It wasn’t the first time that boisterous travelling supporters turned Turin’s Piazza San Carlo into the stage for their warm-up sing song before heading out to the Juventus Stadium.
They weren’t the first to be bussed, flown, freighted into town in the hope of seeing ribbons in their club’s colors hanging from a European trophy. They weren’t the first, and they won’t be the last, to toast that dream’s fulfilment in the bars in San Salvario, or mourn its passing in a dreary drive home on the Autostrada. But on one count they can claim to have broken new ground; they did this not to support their heroes, but their heroines.
Olympique Lyon beat reigning titleholders Barcelona in the Women's Champions League final as events in Turin once again underlined the unprecedented rise in popularity of the women's game.
"We couldn’t hear each other on the pitch from a meter away," said Player of the Match Amadine Henry. "We had to shout. We’re really happy, even though there were more Barcelona fans [than Lyon fans]. We’d rather see a full stadium than an empty one."
The return of Ada Hegerberg
The game itself was largely the story of the triumphant return of one particular superstar. Ada Hegerberg was an uncontainable threat for the Barcelona defense, always available for a pass, always a step ahead of her marker and always industrious without possession. She led the charge as the most successful team in the history of this competition recaptured their crown with the self-assurance only sovereigns exude.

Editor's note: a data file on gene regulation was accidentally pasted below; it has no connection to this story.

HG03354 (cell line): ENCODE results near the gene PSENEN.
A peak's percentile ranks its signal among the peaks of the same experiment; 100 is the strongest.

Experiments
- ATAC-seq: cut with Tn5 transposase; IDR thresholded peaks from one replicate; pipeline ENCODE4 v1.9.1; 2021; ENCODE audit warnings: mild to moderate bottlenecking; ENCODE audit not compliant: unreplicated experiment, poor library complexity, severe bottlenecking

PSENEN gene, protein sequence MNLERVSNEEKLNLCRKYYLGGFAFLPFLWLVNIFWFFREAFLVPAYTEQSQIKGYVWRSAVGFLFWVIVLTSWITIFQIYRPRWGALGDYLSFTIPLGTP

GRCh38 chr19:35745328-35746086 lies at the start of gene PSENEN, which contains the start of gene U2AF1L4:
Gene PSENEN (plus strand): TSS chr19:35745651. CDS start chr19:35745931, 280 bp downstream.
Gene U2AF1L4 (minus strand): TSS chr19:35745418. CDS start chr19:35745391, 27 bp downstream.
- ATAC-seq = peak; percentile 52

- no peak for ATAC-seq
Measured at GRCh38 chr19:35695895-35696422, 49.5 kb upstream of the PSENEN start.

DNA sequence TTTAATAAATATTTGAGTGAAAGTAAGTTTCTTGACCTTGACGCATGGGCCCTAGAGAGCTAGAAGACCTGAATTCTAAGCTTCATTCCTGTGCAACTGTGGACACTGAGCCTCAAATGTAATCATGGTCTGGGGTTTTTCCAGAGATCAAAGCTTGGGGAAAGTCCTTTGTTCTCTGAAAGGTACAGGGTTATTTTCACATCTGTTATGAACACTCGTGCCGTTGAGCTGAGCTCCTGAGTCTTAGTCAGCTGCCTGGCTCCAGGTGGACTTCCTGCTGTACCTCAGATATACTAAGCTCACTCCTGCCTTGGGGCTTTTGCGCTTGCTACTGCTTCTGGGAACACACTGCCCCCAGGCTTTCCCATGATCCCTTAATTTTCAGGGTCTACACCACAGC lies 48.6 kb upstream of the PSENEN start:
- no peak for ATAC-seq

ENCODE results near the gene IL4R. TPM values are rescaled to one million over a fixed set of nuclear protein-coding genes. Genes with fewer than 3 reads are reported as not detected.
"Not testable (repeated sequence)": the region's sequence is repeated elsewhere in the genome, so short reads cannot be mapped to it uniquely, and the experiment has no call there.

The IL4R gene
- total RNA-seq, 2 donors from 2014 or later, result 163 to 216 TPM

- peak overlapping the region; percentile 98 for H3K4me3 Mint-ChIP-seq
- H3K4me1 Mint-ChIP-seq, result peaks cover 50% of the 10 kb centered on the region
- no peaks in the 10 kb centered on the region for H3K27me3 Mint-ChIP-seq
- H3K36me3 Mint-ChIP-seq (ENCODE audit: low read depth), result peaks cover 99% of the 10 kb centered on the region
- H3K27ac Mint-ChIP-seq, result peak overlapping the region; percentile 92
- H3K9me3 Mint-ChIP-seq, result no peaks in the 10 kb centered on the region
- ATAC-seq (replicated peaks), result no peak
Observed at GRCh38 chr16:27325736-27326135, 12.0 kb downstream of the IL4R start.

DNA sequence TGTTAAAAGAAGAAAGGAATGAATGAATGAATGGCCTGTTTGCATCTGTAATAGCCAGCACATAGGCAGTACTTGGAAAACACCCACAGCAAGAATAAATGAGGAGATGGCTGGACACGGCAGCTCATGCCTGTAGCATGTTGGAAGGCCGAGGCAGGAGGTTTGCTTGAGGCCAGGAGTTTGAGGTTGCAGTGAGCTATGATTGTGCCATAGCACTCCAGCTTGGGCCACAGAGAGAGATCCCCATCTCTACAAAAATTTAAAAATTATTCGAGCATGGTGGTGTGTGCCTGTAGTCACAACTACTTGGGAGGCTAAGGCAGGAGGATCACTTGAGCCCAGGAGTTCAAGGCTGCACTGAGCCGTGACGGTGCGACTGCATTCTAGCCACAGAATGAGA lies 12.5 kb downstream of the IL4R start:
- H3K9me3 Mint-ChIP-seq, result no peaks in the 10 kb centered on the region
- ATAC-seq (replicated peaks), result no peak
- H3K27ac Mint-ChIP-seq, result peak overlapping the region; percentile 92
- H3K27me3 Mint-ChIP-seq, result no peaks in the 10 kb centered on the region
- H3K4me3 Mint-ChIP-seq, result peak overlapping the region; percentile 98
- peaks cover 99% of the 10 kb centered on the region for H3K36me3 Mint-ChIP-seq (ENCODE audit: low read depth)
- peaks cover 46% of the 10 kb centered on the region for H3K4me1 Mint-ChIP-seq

"I spent two years injured, and last year if you'd said I'd be in a Champions League final, I wouldn't have believed you," Hegerberg told reporters ahead of the game, referring to the ACL injury she sustained in January 2020. Small wonder that the Norwegian superstar was savoring the occasion. "This is a huge day for women’s football, and we want to show what we're made of."
It was indeed a huge day for women’s football. Above all, it was a historic occasion on the stands. Lyon, whose domestic attendance regularly exceeds four thousand for big games, were represented in respectable numbers. But they were nonetheless vastly outdone. Barcelona brought an estimated 18,000 fans to Turin — and set a new standard for travelling support in the women's game.